For that reason, had this book been written in the 21st century, and not in the 19th, when the hauntings are alleged to have taken place, the paranormal activity documented by the author (who witnessed a great many of the unexplained occurrences himself) would almost certainly have been labelled "poltergeist" in nature.
Be that as it may, it goes without saying that far too many reviewers are far too apt to judge this fascinating account far too harshly. Maybe it doesn't deserve a full five stars on account of its brevity alone, but overall, the book is quite absorbing when it finally does get going. So skim the first two chapters, or skip them altogether, but for goodness sake, anyone who can't be bothered to read the entire book (or at least the last four, and certainly most important chapters), really doesn't deserve to rate it, much less write a review of it!
Therefore, one can only hope that anyone who is that impatient, shortsighted, opinionated, and perhaps, worst of all, just plain MEAN, should have to one day suffer even half of the torment that poor Esther Cox was forced to endure while being haunted by the six unruly entities profiled in this classic work. Nah! I wouldn't wish that on even the harshest of hateful little critics. But beware! "Bob," Esther's chief tormentor, might still be out there in "ghost land," still restless and full of supernaturally fueled wrath, just waiting to sink his spectral teeth into a new victim, or even two.
If that isn't a reason to play nice in the land of the living, I don't know what is. So think carefully about the invaluable lessons provided by the concept of karma, dear readers. You wouldn't want any hastily sewn ill will to come back to haunt you. Well, would you? So read the whole book, will ya! If such an unfortunate series of events could befall a nice girl like Esther, who knows what could happen in the afterlife to people who weren't always as kind and charitable as they really should have been. Or even, for all you non-believers out there, the here and now.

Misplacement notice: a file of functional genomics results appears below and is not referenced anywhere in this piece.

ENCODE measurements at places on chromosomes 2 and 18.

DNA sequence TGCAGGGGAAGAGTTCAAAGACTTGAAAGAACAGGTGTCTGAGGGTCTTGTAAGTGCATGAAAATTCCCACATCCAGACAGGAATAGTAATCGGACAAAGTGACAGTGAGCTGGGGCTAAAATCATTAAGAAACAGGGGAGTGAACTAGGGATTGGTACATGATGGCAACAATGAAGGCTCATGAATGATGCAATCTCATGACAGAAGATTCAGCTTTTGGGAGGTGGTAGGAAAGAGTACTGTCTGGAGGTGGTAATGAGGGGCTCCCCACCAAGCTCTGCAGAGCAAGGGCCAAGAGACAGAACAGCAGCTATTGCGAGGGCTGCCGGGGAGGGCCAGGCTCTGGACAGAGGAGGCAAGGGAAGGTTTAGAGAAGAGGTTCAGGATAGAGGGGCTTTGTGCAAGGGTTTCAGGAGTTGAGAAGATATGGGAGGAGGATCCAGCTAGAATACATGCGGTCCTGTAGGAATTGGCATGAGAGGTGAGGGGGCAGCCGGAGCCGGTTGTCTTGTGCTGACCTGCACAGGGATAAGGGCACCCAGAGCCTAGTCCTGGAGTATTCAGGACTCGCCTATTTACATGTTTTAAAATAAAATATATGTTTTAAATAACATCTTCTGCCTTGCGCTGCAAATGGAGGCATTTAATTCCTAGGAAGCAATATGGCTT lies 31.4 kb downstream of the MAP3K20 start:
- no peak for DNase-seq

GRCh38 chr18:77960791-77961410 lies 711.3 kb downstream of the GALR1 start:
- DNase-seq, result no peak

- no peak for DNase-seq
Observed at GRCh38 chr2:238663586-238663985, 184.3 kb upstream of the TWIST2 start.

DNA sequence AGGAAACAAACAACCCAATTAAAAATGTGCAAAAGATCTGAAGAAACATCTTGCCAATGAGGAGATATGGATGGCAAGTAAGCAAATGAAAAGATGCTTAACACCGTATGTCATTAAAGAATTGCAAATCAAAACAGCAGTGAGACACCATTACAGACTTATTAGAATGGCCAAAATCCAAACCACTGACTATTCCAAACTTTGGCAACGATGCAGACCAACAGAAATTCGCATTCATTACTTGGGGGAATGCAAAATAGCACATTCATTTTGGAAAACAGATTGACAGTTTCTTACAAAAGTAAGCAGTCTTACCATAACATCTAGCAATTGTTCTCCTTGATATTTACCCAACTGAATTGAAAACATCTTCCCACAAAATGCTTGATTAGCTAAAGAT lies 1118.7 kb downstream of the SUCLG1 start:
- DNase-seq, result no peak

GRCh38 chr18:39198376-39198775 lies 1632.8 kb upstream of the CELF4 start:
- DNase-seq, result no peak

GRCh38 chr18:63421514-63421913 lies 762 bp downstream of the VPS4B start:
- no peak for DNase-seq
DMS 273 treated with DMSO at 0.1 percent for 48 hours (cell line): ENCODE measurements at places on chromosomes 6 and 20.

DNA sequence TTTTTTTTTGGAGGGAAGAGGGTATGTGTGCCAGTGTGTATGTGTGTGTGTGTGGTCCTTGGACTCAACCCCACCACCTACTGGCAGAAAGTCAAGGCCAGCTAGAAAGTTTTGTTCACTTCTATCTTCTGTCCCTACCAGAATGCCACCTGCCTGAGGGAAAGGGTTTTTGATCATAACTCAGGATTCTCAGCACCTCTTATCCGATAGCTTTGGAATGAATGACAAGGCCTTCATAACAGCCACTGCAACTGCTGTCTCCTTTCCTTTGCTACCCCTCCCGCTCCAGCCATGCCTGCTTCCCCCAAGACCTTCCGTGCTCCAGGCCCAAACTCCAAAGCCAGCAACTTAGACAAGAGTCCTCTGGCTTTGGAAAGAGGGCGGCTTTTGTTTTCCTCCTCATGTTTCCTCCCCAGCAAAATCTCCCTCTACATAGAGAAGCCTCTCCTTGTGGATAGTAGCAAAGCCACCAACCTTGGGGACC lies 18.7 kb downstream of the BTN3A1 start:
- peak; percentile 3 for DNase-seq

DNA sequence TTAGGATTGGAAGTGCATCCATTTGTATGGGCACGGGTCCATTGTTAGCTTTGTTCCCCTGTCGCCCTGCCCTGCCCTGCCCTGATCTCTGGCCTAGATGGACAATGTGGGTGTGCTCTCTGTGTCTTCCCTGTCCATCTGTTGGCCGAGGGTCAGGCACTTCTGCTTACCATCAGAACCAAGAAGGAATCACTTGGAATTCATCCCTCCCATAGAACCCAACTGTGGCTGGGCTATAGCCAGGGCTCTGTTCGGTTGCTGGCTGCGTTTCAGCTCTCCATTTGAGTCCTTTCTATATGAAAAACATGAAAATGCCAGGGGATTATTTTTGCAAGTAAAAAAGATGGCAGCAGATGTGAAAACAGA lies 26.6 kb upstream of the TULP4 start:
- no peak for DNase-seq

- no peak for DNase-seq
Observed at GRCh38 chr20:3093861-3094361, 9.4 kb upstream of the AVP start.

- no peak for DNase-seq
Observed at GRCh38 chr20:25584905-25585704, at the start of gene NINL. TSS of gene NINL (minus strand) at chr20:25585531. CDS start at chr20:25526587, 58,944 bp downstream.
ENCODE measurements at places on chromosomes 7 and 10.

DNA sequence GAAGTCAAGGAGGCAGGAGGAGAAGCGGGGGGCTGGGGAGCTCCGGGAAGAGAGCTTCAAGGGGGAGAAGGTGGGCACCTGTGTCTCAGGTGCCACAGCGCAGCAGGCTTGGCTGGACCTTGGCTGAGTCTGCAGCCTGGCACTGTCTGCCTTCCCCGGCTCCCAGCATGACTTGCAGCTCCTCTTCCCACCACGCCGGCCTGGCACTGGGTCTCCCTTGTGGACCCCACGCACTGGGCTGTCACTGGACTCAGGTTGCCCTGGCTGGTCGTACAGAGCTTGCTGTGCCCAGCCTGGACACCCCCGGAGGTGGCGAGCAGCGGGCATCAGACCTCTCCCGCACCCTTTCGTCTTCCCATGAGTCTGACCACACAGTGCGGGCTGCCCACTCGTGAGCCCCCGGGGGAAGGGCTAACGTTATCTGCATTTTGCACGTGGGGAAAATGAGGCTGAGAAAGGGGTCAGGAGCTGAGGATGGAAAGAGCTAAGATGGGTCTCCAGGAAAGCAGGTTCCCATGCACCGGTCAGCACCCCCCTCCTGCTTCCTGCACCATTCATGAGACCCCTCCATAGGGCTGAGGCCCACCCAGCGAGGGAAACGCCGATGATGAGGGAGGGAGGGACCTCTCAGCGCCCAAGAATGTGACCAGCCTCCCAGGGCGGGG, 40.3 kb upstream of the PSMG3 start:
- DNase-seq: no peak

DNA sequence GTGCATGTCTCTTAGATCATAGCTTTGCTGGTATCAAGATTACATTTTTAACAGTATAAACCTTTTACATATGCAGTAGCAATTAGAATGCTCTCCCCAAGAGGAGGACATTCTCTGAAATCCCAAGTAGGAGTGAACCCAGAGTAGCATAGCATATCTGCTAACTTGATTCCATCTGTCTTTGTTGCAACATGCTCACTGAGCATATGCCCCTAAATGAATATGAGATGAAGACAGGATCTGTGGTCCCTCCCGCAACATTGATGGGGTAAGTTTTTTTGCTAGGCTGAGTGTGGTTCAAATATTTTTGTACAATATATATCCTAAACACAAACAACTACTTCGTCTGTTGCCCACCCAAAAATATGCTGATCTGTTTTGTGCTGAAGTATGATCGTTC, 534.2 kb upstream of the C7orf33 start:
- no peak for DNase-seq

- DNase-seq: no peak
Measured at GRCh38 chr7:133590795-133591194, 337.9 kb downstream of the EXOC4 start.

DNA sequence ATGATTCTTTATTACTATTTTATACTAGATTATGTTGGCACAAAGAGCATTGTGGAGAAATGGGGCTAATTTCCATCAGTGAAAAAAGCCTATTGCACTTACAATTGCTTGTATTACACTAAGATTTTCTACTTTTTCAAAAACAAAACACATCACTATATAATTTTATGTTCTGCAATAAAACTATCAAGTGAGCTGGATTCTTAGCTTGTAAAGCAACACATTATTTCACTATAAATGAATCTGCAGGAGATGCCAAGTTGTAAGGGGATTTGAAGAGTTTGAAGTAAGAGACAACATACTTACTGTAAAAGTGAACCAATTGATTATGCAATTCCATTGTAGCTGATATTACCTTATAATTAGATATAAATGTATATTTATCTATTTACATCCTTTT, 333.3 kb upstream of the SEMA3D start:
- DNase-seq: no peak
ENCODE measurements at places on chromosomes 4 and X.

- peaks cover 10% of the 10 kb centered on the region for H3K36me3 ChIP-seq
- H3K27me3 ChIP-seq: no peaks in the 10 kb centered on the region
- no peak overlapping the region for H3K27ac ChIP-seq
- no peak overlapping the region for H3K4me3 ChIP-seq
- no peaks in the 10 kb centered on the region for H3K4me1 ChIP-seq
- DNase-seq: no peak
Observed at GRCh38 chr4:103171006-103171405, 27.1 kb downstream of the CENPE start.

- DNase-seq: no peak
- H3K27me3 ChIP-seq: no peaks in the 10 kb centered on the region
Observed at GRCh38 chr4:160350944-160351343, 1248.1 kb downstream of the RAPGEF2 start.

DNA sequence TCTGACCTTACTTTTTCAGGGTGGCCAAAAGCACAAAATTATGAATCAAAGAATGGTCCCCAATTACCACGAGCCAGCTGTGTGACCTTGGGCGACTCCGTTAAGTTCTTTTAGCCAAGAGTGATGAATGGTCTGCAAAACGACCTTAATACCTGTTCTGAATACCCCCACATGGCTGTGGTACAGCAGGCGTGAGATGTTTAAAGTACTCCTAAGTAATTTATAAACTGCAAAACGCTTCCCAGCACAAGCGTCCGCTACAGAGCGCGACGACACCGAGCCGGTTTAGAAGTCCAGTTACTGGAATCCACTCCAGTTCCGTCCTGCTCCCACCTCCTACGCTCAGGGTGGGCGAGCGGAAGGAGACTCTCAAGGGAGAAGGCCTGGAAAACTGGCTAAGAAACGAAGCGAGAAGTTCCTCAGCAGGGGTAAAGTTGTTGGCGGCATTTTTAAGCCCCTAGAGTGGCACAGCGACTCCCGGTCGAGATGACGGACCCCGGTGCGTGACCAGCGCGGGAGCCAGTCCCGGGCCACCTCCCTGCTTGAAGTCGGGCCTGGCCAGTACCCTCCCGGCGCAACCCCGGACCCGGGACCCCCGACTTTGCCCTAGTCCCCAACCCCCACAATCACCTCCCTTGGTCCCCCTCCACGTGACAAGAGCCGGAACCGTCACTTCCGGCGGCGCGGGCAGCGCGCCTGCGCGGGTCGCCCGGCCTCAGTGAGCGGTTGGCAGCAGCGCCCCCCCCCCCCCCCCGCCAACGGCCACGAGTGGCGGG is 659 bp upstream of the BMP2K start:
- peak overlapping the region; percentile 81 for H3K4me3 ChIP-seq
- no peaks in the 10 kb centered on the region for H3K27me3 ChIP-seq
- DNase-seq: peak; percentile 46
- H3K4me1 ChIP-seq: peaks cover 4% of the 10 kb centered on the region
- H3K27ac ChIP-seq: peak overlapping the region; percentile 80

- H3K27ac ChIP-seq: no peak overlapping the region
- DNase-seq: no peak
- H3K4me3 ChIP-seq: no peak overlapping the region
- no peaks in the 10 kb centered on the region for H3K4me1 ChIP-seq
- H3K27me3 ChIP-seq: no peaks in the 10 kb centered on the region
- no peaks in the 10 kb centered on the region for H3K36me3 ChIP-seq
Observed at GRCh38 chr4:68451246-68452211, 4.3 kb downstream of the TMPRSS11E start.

Top reviews from other countries
Before reading this I hadn't really heard the story before so I am definitely going to have a look and learn more about the famous Nova Scotia haunting!
As you may have gathered, I do not believe in ghosts. I do. however, love a good ghost story. This publication is very short but is pretty detailed bout certain events. The writer, a Mr Hubbard, who was an actor went to stay with the family a while after the events started and this is his account of what happened before he arrived and a little about what happened when he was there (he stayed for 6 weeks).
I found it a little strange that the bulk of his account covers what happened before his arrival - things apparently happened for months before he came - yet his account of when he was actually there is approx the last 10% of the book. Surely recalling events that he apparently personally witnessed making up at least half of the book makes more sense?!
I shan't go into specifics of the story but it is well written, very informally for the time out was published and I came to really feel for Esther. It's an interesting account, albeit short, and I couldn't help wishing that we got to hear more of what the 'ghosts' communicated.
I would certainty recommend this to anyone interested in the paranormal, believer or not, as a short, easy and compelling read
I didn't `read` the book, I set it to `play` using the Kindle HD audio setting as I was busy but wanted to hear the story, the voice was monotonous but I still enjoyed the story - whether it's true or not? My instinct is it was a young woman wanting attention but I think people should read it and decide for themself :)